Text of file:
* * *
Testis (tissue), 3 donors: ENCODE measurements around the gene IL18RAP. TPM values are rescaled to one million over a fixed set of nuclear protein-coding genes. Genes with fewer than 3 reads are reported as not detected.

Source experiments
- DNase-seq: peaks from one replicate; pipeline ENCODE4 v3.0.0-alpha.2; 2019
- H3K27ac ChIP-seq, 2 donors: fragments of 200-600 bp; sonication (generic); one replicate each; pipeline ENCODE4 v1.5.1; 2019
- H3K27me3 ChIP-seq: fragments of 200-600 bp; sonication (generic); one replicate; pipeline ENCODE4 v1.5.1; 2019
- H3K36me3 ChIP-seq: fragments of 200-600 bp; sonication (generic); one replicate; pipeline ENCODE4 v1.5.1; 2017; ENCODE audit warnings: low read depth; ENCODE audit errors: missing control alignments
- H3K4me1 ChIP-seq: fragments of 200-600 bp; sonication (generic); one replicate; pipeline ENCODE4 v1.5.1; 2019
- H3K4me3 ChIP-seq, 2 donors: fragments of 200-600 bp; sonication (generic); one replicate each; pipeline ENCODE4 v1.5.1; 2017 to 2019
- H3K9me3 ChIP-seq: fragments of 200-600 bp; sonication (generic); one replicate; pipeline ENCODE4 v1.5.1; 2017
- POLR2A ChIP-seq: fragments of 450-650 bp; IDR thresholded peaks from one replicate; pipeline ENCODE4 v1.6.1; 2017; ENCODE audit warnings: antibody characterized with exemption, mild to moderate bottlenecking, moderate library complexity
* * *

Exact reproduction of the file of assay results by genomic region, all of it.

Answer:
Testis (tissue), 3 donors: ENCODE measurements around the gene IL18RAP. TPM values are rescaled to one million over a fixed set of nuclear protein-coding genes. Genes with fewer than 3 reads are reported as not detected.

Source experiments
- DNase-seq: peaks from one replicate; pipeline ENCODE4 v3.0.0-alpha.2; 2019
- H3K27ac ChIP-seq, 2 donors: fragments of 200-600 bp; sonication (generic); one replicate each; pipeline ENCODE4 v1.5.1; 2019
- H3K27me3 ChIP-seq: fragments of 200-600 bp; sonication (generic); one replicate; pipeline ENCODE4 v1.5.1; 2019
- H3K36me3 ChIP-seq: fragments of 200-600 bp; sonication (generic); one replicate; pipeline ENCODE4 v1.5.1; 2017; ENCODE audit warnings: low read depth; ENCODE audit errors: missing control alignments
- H3K4me1 ChIP-seq: fragments of 200-600 bp; sonication (generic); one replicate; pipeline ENCODE4 v1.5.1; 2019
- H3K4me3 ChIP-seq, 2 donors: fragments of 200-600 bp; sonication (generic); one replicate each; pipeline ENCODE4 v1.5.1; 2017 to 2019
- H3K9me3 ChIP-seq: fragments of 200-600 bp; sonication (generic); one replicate; pipeline ENCODE4 v1.5.1; 2017
- POLR2A ChIP-seq: fragments of 450-650 bp; IDR thresholded peaks from one replicate; pipeline ENCODE4 v1.6.1; 2017; ENCODE audit warnings: antibody characterized with exemption, mild to moderate bottlenecking, moderate library complexity